The prototypical sculpture is a statue, affirming the upright stature of the human animal. The prototypical sculpture is vertical. (Brancusi.) Carl Andre's floor sculptures are unique in that they accept gravity in a deadpan, down-to-earth way.
The art of process and anti-form also embraces gravity: to hang, to drop, to pour. A particularly provocative instance of this approach is the suspension of human persons: the person turns from an active agent into a passive object. Stelarc's early work demonstrates this in a pointed way.
"Negative sculpture" dodges the isue: the art of digging holes, as practiced by H. Th. Wijdeveld, Walter de Maria, Michael Heizer, Wim T. Schippers.
Archimedes' principle provides a way to "abolish" gravity: by suspending objects in a liquid with the same specific weight. (One creates an environment where an upward force consistently and perfectly compensates the earth's downward pull.) Jeff Koons and Damien Hirst have used this method in pieces which allude to the lost harmony of our floating existence in our original habitat where there is no strife, and where earth, fire and air don't exist.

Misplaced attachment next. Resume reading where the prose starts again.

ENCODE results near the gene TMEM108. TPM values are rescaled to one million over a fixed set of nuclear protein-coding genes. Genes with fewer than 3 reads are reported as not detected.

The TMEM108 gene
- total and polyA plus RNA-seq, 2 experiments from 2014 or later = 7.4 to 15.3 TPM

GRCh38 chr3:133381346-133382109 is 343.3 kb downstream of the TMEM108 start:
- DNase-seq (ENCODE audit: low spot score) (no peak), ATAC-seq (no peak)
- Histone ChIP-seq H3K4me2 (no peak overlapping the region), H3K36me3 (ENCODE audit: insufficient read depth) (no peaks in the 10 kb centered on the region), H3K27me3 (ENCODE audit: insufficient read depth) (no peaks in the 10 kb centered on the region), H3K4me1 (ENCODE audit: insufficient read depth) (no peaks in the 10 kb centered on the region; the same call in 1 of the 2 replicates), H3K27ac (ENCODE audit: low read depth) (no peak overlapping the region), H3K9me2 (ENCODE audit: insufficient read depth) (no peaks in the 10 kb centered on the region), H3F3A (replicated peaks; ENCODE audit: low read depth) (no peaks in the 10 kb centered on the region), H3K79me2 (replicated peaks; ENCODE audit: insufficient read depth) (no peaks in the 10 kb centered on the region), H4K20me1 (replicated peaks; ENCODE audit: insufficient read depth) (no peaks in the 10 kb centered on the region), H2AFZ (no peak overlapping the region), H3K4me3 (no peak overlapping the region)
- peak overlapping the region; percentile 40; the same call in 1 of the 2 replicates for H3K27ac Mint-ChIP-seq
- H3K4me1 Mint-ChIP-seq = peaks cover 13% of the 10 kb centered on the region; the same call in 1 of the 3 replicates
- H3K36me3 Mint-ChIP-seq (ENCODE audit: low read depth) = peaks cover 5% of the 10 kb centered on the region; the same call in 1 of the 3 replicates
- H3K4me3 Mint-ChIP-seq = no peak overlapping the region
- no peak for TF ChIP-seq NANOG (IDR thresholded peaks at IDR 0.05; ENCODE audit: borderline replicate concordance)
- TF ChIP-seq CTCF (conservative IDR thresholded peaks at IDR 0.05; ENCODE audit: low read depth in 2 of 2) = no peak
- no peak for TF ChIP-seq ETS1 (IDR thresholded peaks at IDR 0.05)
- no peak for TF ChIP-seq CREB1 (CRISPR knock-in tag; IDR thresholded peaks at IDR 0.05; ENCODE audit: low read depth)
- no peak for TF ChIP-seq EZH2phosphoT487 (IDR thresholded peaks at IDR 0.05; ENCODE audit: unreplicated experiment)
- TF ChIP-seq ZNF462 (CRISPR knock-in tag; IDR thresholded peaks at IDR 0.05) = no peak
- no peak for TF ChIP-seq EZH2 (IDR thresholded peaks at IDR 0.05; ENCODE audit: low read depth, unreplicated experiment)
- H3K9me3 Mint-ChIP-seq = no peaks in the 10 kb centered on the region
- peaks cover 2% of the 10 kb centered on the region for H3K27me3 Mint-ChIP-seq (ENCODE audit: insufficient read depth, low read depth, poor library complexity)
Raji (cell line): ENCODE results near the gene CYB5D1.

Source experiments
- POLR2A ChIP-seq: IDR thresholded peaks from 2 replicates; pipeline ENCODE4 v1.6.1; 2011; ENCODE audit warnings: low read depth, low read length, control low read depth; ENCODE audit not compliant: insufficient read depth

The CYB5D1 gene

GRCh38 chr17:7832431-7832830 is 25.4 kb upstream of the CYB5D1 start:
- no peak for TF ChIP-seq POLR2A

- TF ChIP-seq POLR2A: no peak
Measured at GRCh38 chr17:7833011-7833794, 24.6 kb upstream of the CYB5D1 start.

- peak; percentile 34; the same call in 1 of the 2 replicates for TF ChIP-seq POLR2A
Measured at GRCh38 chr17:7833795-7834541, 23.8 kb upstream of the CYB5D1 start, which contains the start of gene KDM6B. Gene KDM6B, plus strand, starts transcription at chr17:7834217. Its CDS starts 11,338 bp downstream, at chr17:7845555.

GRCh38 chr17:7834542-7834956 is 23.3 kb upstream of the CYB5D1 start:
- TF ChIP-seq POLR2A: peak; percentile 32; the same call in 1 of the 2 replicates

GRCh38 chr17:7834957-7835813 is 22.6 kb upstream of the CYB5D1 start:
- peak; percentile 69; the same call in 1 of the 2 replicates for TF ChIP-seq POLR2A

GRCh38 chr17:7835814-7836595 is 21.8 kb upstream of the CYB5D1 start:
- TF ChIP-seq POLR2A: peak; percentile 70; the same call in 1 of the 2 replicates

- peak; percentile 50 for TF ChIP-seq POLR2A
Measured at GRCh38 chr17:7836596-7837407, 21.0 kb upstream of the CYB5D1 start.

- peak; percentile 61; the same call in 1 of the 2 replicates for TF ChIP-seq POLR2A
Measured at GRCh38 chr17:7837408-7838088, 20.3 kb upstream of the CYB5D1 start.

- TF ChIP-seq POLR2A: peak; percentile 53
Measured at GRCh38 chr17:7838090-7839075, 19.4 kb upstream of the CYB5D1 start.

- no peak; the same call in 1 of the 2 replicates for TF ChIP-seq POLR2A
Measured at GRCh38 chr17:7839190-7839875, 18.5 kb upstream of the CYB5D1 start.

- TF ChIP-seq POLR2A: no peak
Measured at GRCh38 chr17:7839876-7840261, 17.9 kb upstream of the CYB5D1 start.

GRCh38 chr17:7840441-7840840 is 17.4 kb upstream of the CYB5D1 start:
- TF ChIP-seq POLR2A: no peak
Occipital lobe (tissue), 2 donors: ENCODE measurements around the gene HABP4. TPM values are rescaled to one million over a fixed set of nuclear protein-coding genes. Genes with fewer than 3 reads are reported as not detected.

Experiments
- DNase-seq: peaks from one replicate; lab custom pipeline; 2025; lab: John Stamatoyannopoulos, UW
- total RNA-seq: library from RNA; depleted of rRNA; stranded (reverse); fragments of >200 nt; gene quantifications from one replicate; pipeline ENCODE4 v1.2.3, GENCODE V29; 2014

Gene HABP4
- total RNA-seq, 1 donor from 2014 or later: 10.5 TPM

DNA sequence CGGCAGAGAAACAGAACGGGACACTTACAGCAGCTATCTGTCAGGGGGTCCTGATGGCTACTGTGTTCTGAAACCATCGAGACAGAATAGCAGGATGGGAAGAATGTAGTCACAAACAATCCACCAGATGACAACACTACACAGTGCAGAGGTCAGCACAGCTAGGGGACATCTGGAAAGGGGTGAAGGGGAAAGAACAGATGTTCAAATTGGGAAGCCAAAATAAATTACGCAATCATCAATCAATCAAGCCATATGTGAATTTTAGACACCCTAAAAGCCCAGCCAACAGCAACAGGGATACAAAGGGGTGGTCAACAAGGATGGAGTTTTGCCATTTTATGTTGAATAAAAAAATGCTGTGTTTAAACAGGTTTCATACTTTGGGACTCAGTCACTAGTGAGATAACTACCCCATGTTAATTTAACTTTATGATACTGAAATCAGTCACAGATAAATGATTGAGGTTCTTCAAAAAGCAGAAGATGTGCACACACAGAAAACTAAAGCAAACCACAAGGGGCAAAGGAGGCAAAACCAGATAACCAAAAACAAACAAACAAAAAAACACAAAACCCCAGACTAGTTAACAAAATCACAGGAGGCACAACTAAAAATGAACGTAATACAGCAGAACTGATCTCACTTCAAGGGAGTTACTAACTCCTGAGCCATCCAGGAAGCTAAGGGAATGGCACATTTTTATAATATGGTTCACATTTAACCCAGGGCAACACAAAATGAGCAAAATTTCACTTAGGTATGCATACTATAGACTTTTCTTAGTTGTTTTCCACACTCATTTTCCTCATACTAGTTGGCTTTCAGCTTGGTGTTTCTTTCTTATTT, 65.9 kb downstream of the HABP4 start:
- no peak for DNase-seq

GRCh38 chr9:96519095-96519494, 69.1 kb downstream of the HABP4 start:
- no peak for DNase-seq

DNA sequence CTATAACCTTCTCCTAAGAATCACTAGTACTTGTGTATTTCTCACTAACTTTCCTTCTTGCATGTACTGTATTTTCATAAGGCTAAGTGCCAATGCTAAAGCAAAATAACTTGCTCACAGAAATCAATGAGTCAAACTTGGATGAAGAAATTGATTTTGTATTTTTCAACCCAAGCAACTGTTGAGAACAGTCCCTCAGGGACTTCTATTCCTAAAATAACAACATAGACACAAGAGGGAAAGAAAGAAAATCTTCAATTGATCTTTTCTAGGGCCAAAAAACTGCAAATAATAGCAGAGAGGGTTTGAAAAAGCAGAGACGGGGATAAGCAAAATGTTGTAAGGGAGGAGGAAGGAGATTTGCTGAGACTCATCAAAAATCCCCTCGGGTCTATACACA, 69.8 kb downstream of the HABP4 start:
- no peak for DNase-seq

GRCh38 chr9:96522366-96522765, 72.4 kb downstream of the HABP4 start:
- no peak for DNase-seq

Floating may be faked by applying external forces in an invisible way for instance, by moving air or by magnetic attraction/repulsion. The simplest version consists in suspending ping pong balls in an air flow. This approach, which turns the heavy-duty gravity issue into a joke, has been applied by the New Electric Chamber Music Ensemble, Hans Haacke, Wim T. Schippers, and Damien Hirst.
Remko Scha June 24, 2004 / June 25, 2011